Guest posting by Magui López
The debate on the re-election in Paraguay has existed since the time of the adoption of article 229 of the constitution in 1992, which (summed up) said “the President of the Republic and the Vice-President (… ) may not be re-elected in any case”. In fact, the debate existed already when that article was approved. It can be said that after 35 years of the Stroessner dictatorship (1954-1989) this was the legal clause to avoid the perpetuation of the same person in the executive branch. [A separate issue is that, although it prevents one person from sticking to the chair, it doesn't avoid the rule of a party for more than 60 years, for example.]
This constitutional article now rules out Lugo (although he was dismissed a year before the end of its government), rules out Cartes (because it is the current president) and rules out everyone who has been in the seat before, the Presidential and the Vice Presidential.
There was no Paraguayan president who didn’t flirt with the idea of re-election, who didn’t make contradictory statements on the matter or who didn’t talk about it at some point.
The currently proposed amendment (that’s causing all the rage and fire) has been considered since last year, in various forms with different steps and legal procedures.
Basically what happened between March 28th and today, can be summarized as follows:
The Constitution is often a territory of dispute and interpretation. That’s what happened in 2012, it is not surprising that it’s happening again now, and it’s not a monopoly of Paraguay. Laws are not indisputable truths, they are effected in contexts of power struggles, interpreted in contexts of power struggles, amended in contexts of power struggles – and those struggles often benefit one party over others, some groups and organizations over others, etc.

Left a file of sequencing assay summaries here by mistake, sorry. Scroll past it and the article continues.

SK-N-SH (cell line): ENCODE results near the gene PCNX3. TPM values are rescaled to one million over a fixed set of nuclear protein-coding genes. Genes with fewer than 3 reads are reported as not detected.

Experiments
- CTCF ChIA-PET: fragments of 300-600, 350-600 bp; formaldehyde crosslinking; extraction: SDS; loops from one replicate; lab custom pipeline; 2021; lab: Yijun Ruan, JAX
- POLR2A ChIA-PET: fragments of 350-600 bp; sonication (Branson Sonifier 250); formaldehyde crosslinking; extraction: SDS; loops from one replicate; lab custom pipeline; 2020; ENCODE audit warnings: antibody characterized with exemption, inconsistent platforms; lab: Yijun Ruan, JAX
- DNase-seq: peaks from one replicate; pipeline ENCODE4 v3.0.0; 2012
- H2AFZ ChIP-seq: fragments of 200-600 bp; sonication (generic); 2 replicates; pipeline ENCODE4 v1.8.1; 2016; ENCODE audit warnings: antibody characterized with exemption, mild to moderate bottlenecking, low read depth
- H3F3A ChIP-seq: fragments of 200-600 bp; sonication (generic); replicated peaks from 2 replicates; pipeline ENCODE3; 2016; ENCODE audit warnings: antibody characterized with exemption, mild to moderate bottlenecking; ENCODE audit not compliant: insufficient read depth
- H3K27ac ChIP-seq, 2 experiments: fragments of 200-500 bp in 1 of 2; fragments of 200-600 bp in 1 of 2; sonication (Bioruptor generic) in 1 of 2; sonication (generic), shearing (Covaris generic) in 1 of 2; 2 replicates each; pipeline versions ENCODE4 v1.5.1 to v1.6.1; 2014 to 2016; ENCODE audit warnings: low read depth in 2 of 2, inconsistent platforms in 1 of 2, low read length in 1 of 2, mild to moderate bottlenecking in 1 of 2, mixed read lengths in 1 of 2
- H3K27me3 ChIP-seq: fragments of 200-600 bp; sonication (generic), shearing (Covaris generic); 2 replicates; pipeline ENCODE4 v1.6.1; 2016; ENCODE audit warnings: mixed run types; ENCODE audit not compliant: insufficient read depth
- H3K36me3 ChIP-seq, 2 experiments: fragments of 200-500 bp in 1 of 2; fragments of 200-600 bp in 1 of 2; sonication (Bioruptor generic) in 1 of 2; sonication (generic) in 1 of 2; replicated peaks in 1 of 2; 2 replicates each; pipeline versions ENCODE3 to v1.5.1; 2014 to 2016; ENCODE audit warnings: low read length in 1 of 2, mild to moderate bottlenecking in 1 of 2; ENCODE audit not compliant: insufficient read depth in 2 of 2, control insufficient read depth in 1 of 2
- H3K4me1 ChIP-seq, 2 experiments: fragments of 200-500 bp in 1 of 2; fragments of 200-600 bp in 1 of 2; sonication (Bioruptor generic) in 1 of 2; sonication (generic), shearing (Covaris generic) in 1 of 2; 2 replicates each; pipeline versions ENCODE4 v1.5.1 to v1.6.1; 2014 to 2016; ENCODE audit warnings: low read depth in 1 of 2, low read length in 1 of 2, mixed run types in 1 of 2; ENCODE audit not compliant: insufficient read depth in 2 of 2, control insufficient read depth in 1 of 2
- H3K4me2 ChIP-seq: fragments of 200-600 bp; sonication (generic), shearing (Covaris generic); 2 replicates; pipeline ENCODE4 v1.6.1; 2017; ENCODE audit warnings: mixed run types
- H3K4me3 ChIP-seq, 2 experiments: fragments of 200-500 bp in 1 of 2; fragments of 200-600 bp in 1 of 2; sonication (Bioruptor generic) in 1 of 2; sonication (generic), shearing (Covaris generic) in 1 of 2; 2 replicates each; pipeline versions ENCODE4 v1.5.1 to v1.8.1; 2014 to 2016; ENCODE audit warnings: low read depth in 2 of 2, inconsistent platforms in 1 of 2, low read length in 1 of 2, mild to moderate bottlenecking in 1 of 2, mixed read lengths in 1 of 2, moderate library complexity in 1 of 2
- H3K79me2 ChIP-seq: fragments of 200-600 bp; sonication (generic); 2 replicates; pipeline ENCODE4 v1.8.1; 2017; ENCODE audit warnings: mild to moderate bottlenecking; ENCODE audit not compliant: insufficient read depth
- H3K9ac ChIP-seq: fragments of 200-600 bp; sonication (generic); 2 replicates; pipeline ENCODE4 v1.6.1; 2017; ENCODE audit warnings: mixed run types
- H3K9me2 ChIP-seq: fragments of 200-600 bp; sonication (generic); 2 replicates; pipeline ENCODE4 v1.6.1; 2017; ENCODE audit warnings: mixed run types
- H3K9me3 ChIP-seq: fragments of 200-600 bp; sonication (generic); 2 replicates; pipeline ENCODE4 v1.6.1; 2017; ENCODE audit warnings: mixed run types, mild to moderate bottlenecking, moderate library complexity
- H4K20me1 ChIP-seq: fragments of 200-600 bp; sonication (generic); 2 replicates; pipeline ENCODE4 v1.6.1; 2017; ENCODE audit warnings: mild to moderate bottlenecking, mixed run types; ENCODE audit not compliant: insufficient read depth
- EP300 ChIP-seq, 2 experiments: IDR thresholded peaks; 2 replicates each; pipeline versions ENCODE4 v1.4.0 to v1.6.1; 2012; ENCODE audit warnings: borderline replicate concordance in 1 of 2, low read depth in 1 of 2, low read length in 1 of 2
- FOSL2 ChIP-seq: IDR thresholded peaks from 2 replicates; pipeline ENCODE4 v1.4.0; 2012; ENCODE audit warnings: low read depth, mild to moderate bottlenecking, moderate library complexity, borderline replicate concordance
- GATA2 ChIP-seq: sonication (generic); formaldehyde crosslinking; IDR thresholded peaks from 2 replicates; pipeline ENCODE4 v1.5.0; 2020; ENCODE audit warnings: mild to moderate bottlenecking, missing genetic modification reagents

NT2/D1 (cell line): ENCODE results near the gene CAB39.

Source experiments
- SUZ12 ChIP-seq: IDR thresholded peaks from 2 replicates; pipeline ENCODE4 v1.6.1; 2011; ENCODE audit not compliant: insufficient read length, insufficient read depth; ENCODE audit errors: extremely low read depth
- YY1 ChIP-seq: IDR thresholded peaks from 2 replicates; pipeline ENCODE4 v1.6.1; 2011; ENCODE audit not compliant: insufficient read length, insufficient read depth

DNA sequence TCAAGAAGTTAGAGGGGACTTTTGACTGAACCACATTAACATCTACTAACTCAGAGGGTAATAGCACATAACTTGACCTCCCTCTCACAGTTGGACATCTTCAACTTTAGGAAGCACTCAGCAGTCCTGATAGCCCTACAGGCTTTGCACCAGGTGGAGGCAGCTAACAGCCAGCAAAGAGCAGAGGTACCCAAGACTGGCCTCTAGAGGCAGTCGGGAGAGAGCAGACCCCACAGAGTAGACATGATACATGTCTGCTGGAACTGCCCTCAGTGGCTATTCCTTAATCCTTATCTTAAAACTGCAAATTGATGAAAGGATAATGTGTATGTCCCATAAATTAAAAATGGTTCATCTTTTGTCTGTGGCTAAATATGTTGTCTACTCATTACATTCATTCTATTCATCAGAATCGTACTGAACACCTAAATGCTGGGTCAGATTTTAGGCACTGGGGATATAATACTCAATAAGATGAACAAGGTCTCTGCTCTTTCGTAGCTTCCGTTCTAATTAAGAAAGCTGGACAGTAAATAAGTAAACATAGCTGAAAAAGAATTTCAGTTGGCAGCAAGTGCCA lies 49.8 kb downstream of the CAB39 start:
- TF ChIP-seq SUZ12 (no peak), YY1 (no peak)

It is important to note how support and alliances fluctuated and Lugo ended up smiling in a picture with Cartes while many of his followers justify the police repression because the protests was called for by some of those who carried out the coup against Lugo (but note that there are others who also executed the coup and are now with Lugo looking for re-election).
The next thing is to understand that the constant scandals of fraud and corruption along with fundamental processes of marginalisation and political and economic exclusion have created a social climate which, combined with the proper “permission and rally call” of leaders to their supporters, may result in a burning Congress. [A different topic is that I don't think it's something so terrible to deliver a shock like this to the political elite in Paraguay].
None of all this benefits the people, reduces poverty or modifies the power relations. On both sides of the current amendment conflict there are “progres”, “right wing”, “center-right” and “pseudo-leftist” people. I am with those who believe that the re-election will only make things worse since it has been shown in 2012 that it’s not the “popular mandate” what establishes and maintains a government, and it shows now that neither is it the law that delimits it.
This section from the conclusions of my Ph. D. thesis still applies: “The effort to continue to accept that what Paraguay is transitioning into is a democracy has led both parties and leaders [Colorado and Liberal] as well as movements and intellectuals to force historical interpretations and to repeat and persistently deny institutional destabilization, violations of political rights and the electoral results, illegal interpretations of the Law, unconstitutional use of the Constitution, among others. I say, not only was a very reduced concept of democracy adopted, also, in order to insist on its enforcement, periodic ruptures of even the minimum requirements had to be downplayed”.